Category: malcolmj - Part 10

B&W It Like Burton: Shooting King Tut The Expert’s Way

Various exhibitions featuring the photography of Harry Burton the man responsible for shooting the iconic photographs of the investigation of the tomb of King Tut in the 1920s are currently making their way around the US and Europe (or some of them are about to at least).

Theres a small showing at the Michael C. Carlos Museum in Atlanta, the Semmel Replicas Exhibition is in Munich (it will also visit Barcelona, Hamburg, Budapest and Warsaw) and AEI King Tut exhibitions are upcoming in Indianapolis and San Francisco.

In case anyone is looking for advice on how to shoot Tut-related relics in the Burton-style, weve received some handy tips from Ted Forbes, the multimedia producer at Dallas Museum of Art, who was responsible for some of the fine Burton-esque shots show here when his workplace recently hosted a Tut exhibition.

Its all black and white film shot on 35mm, writes Forbes. I used a Canon A-1 and a Nikon F3. I had an 85mm lens on the Canon and a 50mm on the Nikon.

I went with 35mm because I had to be quick, he continues. No flash, I shot on Ilford Delta 400 developed in XTol I believe. Since it was pretty dark, I went with the 400 speed film and large apertures on the lenses (1.2 and 1.4 respectively). I only had an hour or so in the exhibit. Burton shot large format 4×5 and 8×10 I believe, but I think he got more than an hour.

Simple as that. Read more about Harry Burton and his work here.

Exhibition photographs (top and bottom) by Ted Forbes. All rights reserved.

Escape From The Mummy’s Tomb

Any amateur archeologists with too much time on their hands who are finding Where On Google Earth tough, such as me, might find Escape from the Mummys Tomb on the World Museum in Liverpools website slightly closer to their level.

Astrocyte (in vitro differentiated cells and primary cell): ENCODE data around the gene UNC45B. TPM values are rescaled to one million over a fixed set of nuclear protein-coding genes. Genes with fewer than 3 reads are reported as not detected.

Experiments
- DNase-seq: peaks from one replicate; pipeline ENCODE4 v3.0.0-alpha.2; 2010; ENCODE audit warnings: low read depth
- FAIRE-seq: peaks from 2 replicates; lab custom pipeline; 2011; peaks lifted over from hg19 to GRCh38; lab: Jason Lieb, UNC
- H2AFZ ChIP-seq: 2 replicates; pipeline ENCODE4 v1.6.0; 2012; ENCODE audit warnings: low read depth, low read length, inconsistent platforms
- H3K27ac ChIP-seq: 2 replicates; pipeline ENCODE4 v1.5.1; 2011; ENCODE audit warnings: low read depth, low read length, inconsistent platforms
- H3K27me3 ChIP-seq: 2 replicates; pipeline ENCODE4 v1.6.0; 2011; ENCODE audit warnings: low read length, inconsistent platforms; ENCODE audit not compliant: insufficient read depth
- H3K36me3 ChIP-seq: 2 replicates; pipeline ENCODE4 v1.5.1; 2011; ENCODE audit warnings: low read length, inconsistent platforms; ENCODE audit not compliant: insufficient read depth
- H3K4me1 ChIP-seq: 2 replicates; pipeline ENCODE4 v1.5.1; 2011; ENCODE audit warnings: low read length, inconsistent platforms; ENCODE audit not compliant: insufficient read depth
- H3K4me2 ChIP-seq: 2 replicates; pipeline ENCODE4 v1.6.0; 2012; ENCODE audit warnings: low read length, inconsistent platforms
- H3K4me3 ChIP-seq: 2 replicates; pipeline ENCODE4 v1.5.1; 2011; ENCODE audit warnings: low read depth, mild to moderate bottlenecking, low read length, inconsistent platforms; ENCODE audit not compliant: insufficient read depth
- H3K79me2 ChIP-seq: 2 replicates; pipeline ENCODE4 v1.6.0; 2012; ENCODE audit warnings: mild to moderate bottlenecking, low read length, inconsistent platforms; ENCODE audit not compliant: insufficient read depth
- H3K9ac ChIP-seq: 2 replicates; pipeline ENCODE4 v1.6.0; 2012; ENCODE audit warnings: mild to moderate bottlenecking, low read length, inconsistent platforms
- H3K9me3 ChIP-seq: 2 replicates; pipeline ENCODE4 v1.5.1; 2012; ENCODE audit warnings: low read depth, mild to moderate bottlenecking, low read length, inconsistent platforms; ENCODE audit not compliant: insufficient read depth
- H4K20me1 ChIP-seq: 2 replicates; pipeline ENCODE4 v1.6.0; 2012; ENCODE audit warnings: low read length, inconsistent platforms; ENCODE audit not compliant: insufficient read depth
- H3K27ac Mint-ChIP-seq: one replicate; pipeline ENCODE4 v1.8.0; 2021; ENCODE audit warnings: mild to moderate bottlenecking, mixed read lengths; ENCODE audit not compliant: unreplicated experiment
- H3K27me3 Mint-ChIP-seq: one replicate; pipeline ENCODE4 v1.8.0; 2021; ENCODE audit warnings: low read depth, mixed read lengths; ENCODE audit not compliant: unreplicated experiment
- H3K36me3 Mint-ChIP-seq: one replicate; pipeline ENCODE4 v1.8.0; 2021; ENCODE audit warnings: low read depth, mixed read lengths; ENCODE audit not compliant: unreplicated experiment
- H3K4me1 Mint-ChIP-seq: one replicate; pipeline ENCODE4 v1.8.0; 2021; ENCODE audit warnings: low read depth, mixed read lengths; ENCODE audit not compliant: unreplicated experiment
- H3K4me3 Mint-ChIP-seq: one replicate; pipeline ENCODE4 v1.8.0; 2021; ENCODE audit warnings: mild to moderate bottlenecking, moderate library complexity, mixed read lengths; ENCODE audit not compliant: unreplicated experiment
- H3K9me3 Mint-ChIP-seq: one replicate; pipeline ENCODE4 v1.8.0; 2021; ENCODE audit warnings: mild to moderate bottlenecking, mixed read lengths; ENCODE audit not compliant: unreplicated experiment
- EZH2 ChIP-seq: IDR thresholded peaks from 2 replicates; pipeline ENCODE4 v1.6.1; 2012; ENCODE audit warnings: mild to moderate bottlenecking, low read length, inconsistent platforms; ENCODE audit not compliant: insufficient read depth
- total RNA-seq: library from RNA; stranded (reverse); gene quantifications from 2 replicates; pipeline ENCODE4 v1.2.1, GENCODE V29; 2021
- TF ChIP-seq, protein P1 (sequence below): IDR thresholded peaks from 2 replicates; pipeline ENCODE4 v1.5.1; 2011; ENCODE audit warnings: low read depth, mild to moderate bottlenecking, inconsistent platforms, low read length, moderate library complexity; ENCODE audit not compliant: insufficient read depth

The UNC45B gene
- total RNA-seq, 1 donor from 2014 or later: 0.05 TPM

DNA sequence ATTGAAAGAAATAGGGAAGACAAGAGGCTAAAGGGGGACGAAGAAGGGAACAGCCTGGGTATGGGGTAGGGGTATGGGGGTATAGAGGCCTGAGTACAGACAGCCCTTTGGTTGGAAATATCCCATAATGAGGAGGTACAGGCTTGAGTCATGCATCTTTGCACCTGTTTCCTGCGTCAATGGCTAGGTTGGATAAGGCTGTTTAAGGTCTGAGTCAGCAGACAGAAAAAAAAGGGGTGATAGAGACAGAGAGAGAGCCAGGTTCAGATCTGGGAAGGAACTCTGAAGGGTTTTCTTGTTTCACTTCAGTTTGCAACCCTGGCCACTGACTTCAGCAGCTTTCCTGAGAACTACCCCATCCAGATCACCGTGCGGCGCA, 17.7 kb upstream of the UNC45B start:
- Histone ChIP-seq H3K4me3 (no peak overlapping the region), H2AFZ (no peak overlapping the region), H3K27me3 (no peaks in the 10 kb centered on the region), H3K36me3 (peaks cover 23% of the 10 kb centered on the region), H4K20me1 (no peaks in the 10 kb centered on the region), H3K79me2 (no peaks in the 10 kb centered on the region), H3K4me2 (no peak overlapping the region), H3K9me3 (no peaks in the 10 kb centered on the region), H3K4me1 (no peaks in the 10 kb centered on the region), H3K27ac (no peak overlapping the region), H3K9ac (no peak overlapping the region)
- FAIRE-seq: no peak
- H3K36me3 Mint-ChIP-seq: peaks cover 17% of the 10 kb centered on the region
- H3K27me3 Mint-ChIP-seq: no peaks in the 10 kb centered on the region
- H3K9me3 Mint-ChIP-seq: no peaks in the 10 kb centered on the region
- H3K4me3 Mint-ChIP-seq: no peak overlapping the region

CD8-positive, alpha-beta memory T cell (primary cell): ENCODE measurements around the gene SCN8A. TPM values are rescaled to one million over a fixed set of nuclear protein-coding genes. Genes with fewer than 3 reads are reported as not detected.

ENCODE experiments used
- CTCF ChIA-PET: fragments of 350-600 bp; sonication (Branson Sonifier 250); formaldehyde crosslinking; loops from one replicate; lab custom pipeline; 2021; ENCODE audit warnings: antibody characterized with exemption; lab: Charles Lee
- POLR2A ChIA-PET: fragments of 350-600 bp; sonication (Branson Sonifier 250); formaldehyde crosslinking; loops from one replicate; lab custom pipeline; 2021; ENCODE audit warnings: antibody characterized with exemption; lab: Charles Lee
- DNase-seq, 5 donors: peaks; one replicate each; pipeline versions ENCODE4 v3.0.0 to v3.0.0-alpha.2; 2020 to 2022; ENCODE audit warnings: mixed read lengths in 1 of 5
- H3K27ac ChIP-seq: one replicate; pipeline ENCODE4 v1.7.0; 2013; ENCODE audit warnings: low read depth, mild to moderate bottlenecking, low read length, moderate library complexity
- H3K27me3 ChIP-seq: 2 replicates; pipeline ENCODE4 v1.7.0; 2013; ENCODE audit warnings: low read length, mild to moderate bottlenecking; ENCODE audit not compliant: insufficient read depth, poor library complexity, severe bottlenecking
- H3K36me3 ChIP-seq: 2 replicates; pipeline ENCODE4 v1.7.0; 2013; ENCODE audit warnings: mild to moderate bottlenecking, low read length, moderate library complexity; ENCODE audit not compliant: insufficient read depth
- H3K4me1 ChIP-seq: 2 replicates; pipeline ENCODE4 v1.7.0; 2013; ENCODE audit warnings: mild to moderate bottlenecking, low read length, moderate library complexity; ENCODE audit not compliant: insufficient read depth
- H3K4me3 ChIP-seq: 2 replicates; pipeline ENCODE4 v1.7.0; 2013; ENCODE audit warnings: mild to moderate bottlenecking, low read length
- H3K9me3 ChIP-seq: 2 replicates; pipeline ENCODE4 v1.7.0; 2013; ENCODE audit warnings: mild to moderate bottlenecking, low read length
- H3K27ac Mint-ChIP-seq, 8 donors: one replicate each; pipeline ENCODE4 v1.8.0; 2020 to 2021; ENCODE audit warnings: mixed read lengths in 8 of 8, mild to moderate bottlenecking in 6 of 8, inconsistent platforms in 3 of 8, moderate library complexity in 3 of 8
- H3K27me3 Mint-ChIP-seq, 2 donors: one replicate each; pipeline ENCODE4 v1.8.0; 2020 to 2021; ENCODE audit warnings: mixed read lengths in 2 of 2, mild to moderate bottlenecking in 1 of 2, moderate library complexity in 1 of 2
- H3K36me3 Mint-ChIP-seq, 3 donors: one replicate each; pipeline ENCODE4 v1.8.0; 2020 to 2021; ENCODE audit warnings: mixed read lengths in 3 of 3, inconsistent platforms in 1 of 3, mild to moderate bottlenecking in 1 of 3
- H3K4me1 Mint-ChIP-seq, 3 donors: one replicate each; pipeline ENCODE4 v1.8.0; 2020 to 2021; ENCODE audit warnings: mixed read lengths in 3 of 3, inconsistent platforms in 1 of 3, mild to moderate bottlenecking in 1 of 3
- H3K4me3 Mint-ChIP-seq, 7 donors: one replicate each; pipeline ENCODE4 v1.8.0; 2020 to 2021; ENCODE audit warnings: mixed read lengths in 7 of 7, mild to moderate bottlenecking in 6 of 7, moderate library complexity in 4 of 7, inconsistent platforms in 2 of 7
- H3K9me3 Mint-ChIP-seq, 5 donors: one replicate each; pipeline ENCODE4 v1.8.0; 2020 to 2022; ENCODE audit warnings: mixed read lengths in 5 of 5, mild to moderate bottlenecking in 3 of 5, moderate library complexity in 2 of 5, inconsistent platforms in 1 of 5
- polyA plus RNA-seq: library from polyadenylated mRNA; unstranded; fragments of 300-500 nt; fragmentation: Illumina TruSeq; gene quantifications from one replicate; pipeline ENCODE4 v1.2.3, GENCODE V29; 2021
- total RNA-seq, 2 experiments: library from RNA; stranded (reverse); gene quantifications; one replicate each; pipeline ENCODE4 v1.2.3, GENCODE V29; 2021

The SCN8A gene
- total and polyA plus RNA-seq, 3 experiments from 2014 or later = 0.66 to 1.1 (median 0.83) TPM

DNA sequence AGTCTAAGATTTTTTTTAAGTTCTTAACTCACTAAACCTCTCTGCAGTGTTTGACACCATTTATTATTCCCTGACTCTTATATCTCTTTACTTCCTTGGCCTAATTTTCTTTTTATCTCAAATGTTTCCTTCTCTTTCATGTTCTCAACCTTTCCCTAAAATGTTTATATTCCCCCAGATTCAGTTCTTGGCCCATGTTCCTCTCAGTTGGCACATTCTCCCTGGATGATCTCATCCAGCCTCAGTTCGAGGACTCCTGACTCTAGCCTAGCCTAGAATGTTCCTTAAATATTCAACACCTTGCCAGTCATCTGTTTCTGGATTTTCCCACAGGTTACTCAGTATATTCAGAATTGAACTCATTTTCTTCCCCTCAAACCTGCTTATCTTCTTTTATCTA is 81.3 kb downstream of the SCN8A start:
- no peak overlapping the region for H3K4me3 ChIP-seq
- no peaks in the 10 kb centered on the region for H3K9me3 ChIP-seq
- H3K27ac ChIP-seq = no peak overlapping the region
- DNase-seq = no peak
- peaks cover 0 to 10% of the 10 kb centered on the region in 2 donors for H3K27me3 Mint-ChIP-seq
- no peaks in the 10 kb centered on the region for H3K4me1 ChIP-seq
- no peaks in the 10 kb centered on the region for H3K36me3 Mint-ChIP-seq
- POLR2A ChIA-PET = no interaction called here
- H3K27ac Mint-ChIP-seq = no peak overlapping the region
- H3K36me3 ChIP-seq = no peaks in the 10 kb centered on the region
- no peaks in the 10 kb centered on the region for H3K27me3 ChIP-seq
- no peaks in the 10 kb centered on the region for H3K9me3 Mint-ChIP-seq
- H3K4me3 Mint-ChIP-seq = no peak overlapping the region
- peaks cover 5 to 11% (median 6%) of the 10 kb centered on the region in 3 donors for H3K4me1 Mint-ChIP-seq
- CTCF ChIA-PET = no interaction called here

You get to guide a small, bug-eyed adventurer around the tomb of Beni Hasan in Egypt searching for ancient treasures (theres a rampaging mummy on the prowl, obviously, so look out) then place them in an appropriate display case in the museum.

While fully aware that this is aimed at younger visitors, Im not too proud to confess that I only got about 3% of the quiz questions correct. At the end you get to create and send your own postcard with a ranking on it, like this.

Has Nefertiti Gone Bust?

Shes an enduring symbol of feminine beauty, and one of the most iconic and replicated images of ancient Egypt. But is Queen Nefertitis bust discovered in the ruins of Amarna by Ludwig Borchardt in 1912 actually a fake?

Apparently so, according to leading Swiss art historian Henri Stierlin. He claims that the painted limestone and plaster sculpture is not the original, carved in the workshop of the Egyptian artist Thutmose 3,400 years ago, but actually a copy, created a century back by an artist commissioned by Borchardt.

The historian alleges that when the copy went on display in December 1912, it was much admired as an original work by German prince Johann Georg. Borchardt, who couldnt sum up the courage to ridicule his guests, failed to correct them, and the lie has stood for a 100 years, during which time Nefertiti has been on display in Berlins Altes Museum.

By way of evidence, Stierlin highlights the fact that the bust has no left eye, an insult for an ancient Egyptian who believed the statue was the person, plus the fact that the shoulders are cut vertically while Egyptians usually cut shoulders horizontally. He also points out that Nefertitis facial features are accentuated in a manner resembling an Art Nouveau style.

Speaking to The Guardian newspaper, the director of Berlins Egyptian Museum Dietrich Wildung dismissed the allegations. A beautiful woman and a putative scandal, he commented. That always sells.

The claims are made in Stierlins new book Le Buste de Nefertiti une Imposture de l’Egyptologie? (The Bust of Nefertiti an Egyptology Fraud?). The bust, which attracts half a million visitors annually, will become a major showpiece at Berlins reborn Neues Museum when it opens in October 2009.

Image of bust of Nefertiti (top) by Carlo Struglia.